FEBRUARY 2013 E-NEWSLETTER
The Tribute Edition
Class Calendar Update
WINTER TUTORIALSCountry Workshops tutorials are limited to 4 students. Tuition includes materials, meals and your private room. Specialized tools are provided. Drew Langsner is the instructor. Registration can be by phone, e-mail, or post. Details are on our web site at www.countryworkshops.org.
February 11 – 15. Rustic Windsor Chairmaking – Full
February 25 – March 1. Carving Bowls and Spoons – 1 opening
March 11 – 15. Ladderback Chairmaking – 1 opening
SPRING WEEKENDS - with Drew Langsner
Tuition includes lodging in our summer farmhouse, garden fresh meals made by Louise Langsner, and class materials. Specialized tools are provided (with the exception of Japanese Woodworking.) Class enrollment averages 8 students. All classes are currently open.
June 10 - 14. Carving Bowls and Spoons (Drew Langsner)
INSTRUCTORS AT COUNTRY WORKSHOPS
(Note: There may be errors or omissions for some of the older dates. Your corrections are welcome.)
Alexander, Jennie. Ladderback Chairmaking 1979-1982, 1984, 1986, 1988, 1989; 17th Century Joinery 1991-1994, 1998
COUNTRY WORKSHOPS INTERNS
AND OTHER EXTRAORDINARY HELPERS
1974 – 2013
Starting shortly after moving to Madison County in the mountains of North Carolina the Langsners have had the pleasure of hosting many generous friends who pitched in to make our farm, home and workshop the wonderful place that it has become. In 1988 Country Workshops initiated our summer internship program. This has been a June-August position, but there have also been several shorter stay helpers who were here during the few years when we didn’t fill the summer-long position.
VOLUNTEER WEEK – AGAIN!
For many years Country Workshops’ summer season got under way with our annual Volunteer Week. This was a time when friends of CW got together to improve the workshop (it was originally a very sketchy tobacco curing barn ), convert the old Boomer Bill farmhouse into a summer dorm (electricity for the first time!), build a winter dining room, and other projects. We had many repeaters for this event, many claiming that they came for Louise’ garden fresh cooking. The last Volunteer Week was in 2007.
This fall Boomer Bill’s will undergo yet another renovation, making it suitable for year around living – with indoor plumbing, insulation, and a safe heating system. Once again, a variety of work needs to be accomplished, in a compact time span. We want Naomi and Teo to be here next winter.Louise has suggested another Volunteer Week. That means more great food and conviviality. We’re just beginning making plans for this project, and the “Vol Wk” dates haven’t been decided. It will be some time in September or early October. Contact us if you’re interested.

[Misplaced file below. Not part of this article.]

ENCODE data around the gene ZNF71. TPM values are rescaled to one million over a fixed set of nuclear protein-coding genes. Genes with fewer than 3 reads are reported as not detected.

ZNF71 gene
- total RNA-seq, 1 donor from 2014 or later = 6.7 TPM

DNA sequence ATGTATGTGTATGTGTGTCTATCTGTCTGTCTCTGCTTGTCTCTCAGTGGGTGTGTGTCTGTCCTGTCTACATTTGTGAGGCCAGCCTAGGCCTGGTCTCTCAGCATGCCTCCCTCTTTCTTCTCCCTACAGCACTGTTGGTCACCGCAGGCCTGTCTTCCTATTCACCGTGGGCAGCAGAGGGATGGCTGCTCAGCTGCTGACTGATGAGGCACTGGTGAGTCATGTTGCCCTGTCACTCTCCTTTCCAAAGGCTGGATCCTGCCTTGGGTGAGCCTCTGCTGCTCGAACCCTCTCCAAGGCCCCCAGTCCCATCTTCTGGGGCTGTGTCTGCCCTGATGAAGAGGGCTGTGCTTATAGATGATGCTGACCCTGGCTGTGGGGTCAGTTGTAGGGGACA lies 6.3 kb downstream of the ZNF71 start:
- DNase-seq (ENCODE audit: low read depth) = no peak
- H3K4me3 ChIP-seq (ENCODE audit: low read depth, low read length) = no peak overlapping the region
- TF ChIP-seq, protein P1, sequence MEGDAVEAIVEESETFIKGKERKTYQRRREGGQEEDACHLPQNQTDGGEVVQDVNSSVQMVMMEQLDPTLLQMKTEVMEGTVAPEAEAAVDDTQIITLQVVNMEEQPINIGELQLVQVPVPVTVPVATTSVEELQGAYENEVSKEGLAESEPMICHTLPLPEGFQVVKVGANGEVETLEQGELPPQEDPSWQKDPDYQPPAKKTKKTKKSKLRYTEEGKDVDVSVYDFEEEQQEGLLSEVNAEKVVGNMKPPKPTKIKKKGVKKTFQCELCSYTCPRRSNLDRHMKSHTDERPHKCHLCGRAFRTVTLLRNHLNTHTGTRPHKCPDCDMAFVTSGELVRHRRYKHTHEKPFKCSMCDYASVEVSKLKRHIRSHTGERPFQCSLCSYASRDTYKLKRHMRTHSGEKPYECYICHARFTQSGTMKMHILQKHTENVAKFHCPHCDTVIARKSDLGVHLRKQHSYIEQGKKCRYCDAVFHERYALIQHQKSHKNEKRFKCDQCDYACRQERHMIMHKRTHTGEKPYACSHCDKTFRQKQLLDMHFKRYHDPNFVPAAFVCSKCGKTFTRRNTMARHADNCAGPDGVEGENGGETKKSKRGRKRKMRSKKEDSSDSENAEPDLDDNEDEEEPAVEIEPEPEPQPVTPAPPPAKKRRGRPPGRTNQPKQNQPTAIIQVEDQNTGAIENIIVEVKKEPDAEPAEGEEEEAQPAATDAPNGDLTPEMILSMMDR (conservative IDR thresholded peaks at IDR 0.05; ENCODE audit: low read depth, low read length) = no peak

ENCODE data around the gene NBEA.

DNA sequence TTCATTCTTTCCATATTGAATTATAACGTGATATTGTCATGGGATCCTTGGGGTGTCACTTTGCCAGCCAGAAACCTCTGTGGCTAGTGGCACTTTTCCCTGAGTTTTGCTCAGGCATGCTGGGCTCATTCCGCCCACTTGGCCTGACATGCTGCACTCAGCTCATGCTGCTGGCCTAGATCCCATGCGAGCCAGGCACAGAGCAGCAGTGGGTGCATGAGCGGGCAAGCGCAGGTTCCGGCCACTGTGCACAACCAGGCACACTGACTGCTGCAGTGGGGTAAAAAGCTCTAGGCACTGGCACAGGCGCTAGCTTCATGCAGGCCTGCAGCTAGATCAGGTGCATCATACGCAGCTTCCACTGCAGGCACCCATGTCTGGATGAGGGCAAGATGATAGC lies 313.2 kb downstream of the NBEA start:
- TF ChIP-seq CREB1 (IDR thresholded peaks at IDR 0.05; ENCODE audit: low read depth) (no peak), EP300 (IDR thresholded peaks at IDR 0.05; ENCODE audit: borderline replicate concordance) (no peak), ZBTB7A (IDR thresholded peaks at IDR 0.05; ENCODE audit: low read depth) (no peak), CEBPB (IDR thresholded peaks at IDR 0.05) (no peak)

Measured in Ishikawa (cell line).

Regular readers of this newsletter know about the Butter Knife Project. Spreaders are (usually) simple carved implements that are commonly used when serving butter -- Or nowadays spreads like pesto or humus. For years we have used “spreaders” as the introductory project in spoon carving classes. Spreaders are functional utensils and using them adds a special hand-made touch to any table setting. Making a basic spreader isn’t difficult, but designing one that looks good and is functional is a challenge. They can also be an excellent gift, or a comfortably priced hand-carved item to sell.
We invite wood carvers to contribute their version of a spreader to our design/study collection. There is no budget for this project, and it’s not a contest. Newly acquired butter knives are featured in this newsletter, and there is a complete web-site archive at Country Workshops’ Spreader World Gallery. This includes “as seen from above photos” that are not in the newsletter. Of course the collection is available for viewing and handling when you are here at CW.
Eight contributions were received in January. These include an olivewood spreader (with no finish) by Periklis Therrios -- from Syros, Greece. And a naturally twisted hazelwood spreader from our friend Beth Moen in Siljansnas, Sweden. Numbers 103-107 were purchases contributed by spoon collector Norman Stevens. Thank you, everyone.
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